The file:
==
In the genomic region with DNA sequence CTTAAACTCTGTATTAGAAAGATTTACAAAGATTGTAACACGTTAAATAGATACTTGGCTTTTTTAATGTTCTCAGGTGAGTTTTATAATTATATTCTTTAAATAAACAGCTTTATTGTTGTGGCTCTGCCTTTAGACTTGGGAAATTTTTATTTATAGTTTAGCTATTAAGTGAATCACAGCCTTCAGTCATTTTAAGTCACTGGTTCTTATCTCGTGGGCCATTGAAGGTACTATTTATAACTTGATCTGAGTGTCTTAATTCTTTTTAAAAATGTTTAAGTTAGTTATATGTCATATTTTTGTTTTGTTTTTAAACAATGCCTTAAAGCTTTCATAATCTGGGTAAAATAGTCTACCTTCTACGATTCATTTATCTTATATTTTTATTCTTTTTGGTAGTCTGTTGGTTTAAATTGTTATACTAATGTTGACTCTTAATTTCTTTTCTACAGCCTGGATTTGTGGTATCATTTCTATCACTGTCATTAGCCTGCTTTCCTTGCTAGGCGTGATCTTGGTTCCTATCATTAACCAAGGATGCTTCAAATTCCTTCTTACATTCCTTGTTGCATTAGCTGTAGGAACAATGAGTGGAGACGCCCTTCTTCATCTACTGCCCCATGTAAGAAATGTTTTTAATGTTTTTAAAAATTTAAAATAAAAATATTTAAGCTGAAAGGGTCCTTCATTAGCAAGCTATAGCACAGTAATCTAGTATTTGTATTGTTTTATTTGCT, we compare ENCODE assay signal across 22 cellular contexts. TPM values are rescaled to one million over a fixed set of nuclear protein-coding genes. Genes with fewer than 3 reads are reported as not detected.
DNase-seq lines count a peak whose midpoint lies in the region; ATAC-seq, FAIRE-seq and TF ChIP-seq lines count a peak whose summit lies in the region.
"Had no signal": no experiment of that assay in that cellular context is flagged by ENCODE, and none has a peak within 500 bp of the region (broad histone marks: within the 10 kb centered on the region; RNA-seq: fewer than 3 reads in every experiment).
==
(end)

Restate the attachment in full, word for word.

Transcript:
In the genomic region with DNA sequence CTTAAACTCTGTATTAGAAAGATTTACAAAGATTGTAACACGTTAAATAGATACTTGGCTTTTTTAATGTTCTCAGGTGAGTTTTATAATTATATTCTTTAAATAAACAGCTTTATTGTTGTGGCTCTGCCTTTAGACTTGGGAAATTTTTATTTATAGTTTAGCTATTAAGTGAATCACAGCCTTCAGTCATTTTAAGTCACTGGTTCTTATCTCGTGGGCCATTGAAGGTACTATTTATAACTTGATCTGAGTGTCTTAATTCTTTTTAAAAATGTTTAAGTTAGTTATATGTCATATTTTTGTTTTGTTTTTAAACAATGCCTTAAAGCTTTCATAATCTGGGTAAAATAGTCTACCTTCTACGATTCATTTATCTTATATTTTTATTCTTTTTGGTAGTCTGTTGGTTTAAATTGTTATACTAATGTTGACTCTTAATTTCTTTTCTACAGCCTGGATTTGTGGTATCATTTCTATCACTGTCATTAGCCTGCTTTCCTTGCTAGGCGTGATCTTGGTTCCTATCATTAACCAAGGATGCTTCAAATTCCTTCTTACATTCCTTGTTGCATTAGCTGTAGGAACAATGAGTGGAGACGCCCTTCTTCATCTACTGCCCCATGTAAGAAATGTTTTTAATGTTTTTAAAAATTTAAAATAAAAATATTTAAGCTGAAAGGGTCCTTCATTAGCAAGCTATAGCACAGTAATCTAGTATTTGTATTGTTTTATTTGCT, we compare ENCODE assay signal across 22 cellular contexts. TPM values are rescaled to one million over a fixed set of nuclear protein-coding genes. Genes with fewer than 3 reads are reported as not detected.
DNase-seq lines count a peak whose midpoint lies in the region; ATAC-seq, FAIRE-seq and TF ChIP-seq lines count a peak whose summit lies in the region.
"Had no signal": no experiment of that assay in that cellular context is flagged by ENCODE, and none has a peak within 500 bp of the region (broad histone marks: within the 10 kb centered on the region; RNA-seq: fewer than 3 reads in every experiment).